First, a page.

Five Poems

by Devyn Lorelei Mañibo


 

the first time

there are no scallions at the grocery, so i buy a green mango
and you tell me you have an aversion to green mangos; this is stunning

i ask if it’s your first time, and it is / my first time, and i am afraid you will judge me,
but there’s nothing to base judgment except for your own taste for salt and sour

adobo can only compare to itself, i think because after centuries, we know better
than to compare ourselves to others, and that is stunning

i think because after centuries, there is no standard except for your own
taste for salt and sour

please / don’t look over my shoulder, says my aversion to exhibitionism, maybe
an aversion to sharing this process

for the first time / we are hungry and tired and waiting for the bones to loosen
so we wait and we wait

while we wait i slice an onion and the mango and douse them in fish sauce and lime knowing my own taste for salt and sour

while we eat you ask me if it’s weird to imagine a future where we live / together,
i imagine our home will be built of bricks, not mangos; this too, is stunning

but i am tired of writing about mangos and i am tired of sighing for home;
say ma-li-ga-yang pag-da-ting, and don’t forget pa-ki hu-bad ng sa-pa-tos n-yo

you ask me how i know and i want to say the endlessly stunning
generations
of women knowing / this, isn’t true

i know from watching lolo silently in the kitchen, and still / he asks me how

i know: bone in, skin on / skin on / bone in / bone in, skin

one-to-one / tuyo & suka, some sugar, more garlic than pores
can handle
, a few bay leaves, and a handful of the most floral peppercorns you can find

instead of thinking of lolo when i cook, i think of a white guy
speaking the same botched tagalog and making chicken adobo

simmering for at least forty minutes, turning the chicken every so often, looking
for brownness and tasting / for salt and sour

ang sarap sarap / mom’s voice mimicking the white guy
and i can’t remember her saying anything else anymore

it has good taste is the most literal translation, and i am proud to have made something
that tastes good

served on a mountain / of coconut rice and i can’t believe this
is the first time / i made the coconut rice right

and when the mangos are on sale lolo will buy four cases and number each one
lola will give me the ripe ones & i’ll leave you the ripest ones

you thank me for a generous portion / for all this fullness, i tell you how stunning it is 
to feed you, all i want


reunion

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ADOBONG MANOK.

after Gertrude Stein


In the evening there is watering, and in that watering there is patience. There is quiet while you’re cleaning, a sweeping as I am sweeping a blade through plastic. Sweeping a blade through layers of purple and white and green and gold. In the gold there is a knowing; the fingertips know best. The best is knowing. The balance between pungence and a soured eye. In the balance there is still squinting. And in the sitting there is wilting and I wish to only wilt with you.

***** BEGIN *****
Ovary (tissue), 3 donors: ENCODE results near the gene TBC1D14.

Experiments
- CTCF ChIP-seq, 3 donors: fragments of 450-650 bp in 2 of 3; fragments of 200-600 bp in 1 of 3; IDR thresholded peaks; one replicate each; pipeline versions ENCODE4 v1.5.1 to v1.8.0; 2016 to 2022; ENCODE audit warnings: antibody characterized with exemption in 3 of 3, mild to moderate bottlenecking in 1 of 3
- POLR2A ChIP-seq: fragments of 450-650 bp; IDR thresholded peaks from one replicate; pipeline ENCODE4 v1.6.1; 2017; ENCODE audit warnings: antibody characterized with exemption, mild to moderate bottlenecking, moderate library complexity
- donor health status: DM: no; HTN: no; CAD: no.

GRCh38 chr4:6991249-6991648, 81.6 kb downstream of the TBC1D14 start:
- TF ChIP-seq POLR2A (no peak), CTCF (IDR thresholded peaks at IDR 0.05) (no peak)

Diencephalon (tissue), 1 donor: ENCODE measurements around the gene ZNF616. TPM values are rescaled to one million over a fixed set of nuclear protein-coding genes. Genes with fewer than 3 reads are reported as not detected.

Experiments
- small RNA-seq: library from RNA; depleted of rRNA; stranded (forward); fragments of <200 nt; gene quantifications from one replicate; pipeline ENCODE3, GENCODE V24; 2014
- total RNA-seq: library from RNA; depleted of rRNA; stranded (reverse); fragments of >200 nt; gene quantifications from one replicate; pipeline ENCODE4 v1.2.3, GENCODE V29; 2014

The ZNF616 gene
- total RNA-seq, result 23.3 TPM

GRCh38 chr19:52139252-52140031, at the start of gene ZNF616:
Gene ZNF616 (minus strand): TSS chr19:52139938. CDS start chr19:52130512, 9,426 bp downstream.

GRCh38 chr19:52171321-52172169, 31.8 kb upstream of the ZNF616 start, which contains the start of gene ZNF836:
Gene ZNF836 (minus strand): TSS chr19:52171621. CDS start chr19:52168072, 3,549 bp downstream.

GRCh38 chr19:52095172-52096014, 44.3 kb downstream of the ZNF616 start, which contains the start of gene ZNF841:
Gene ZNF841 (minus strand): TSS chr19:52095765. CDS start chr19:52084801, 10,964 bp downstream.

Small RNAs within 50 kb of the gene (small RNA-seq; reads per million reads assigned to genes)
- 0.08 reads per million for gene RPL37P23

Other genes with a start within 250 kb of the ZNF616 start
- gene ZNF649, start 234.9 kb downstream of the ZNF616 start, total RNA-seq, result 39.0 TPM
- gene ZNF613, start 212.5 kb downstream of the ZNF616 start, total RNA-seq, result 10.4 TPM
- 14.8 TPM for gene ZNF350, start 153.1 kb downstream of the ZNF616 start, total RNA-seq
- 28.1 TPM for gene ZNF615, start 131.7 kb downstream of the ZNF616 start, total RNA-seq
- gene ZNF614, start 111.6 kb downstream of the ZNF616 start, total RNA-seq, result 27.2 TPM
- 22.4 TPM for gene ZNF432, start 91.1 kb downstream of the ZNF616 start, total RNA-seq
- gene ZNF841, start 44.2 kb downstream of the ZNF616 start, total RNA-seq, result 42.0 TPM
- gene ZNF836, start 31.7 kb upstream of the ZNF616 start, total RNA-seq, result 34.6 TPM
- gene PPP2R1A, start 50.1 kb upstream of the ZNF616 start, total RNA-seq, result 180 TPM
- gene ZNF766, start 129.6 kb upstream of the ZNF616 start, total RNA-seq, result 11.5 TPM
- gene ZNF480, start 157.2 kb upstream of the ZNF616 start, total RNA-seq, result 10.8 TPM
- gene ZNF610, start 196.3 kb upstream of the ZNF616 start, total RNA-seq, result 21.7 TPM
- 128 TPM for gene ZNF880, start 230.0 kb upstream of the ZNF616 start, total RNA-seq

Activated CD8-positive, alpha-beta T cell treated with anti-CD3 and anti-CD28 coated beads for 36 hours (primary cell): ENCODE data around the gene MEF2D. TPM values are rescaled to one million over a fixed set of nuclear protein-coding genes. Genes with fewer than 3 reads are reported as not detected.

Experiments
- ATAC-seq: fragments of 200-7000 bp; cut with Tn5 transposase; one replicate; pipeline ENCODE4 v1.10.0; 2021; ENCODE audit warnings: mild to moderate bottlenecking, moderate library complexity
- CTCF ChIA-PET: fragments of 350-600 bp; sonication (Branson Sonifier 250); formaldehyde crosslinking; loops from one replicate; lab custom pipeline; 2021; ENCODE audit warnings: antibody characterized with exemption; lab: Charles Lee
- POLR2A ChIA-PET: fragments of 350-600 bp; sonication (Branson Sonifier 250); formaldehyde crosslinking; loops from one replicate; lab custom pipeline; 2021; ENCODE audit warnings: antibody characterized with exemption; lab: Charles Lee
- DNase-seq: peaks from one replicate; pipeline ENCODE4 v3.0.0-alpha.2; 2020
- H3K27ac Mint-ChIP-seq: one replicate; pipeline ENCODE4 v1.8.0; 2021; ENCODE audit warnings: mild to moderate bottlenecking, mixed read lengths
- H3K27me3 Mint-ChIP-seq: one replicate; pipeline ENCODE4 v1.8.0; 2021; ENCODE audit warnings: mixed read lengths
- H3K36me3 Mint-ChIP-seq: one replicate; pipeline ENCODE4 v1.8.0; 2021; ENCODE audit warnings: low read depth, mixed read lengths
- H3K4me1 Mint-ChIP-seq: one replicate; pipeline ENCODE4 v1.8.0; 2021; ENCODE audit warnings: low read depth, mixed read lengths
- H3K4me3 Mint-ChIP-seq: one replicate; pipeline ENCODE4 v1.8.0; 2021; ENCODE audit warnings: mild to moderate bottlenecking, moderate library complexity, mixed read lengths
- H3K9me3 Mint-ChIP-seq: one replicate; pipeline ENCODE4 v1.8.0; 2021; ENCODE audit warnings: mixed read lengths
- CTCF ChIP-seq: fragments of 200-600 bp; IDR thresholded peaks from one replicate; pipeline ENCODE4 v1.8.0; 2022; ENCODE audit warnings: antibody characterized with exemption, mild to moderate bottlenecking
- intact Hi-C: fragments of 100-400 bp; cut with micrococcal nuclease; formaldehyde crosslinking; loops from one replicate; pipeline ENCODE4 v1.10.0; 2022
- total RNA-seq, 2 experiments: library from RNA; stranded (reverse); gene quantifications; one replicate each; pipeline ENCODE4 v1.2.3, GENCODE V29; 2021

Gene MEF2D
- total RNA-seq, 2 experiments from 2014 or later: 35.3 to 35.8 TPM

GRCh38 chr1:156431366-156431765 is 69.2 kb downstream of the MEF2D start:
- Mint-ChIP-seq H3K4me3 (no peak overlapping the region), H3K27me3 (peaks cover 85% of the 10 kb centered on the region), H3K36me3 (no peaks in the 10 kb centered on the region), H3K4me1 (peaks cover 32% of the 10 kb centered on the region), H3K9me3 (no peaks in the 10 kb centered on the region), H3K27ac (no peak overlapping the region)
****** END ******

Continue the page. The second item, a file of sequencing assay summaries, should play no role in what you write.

The bubbling over is a familiar feeling. The bubbling is bubbling over and it is dripping onto your clean clean floors. I am apologetic and quick to clean. Cleaning as I go and sweeping the garlic skins into a too-full barrel. I am careful to not barrel into myself in the kitchen. We are careful to not barrel into each other in the kitchen while I cook and you clean and we are patient.

Turn her once, turn her twice, turn a third time so the skin faces the sky. Absorption is key, balance is key, many leaves are key. Now we thicken. In the thickening we see the clouds. Let me serve you another bowl. Drag the muscle from the bone. This is how you treat a fork like a blade and a spoon like your palm.


Self-Portrait as Shattered Veladora

I am no better at holding these books than two weak shoulders
nothing to lean on / each other / to reach for
shards / reaching for waxy insides

topple me / over topple / over heavy / barely
in tact / spitting from fractured / mouth
poured & out

dust collects after / one day / two eyes dart
doesn’t notice / three books falling
over & over & over

I swear I can be warm / and so strong
I expect nothing in return except for you /
to be warm and so / strong

this is when both plants turned
one dried / one drowned
skin collecting skin

pressed together & together
Godly things: my ass / your hands
hands / the dark

destined, relegated / the box / the dark
the headless / Santo Niño
the after, o mother, o grasiya, o body

wick tucked wick scraped wicked open
barely lit / lip still / gleaming
with the gold / and the shards

held (under)

your tongue


sugar logic

like a july melon
lola holds to her face / the sun / takes a breath
eyes closed & lips upturned
tap to crosscheck, this is how you know
  it is sweet

the insides scooped and shredded
sloshed into a pitcher and topped with city
tap / palm sugar / ice that sat with the fish
too long

does adding sugar
to something that is already sweet
make it taste more like itself?

we drink from the smallest
dixie cups we usually use

for mouthwash

 

Writer’s BIO:

Devyn Lorelei Mañibo is Brooklyn-based maker, organizer, and book slinger. Through text, object, and gesture, she thinks intimately about the language and textures of death & desire, fullness & loss–the erotics of, the failure of, the ecstatics of. She can usually be found causing some kind of ruckus in the kitchen.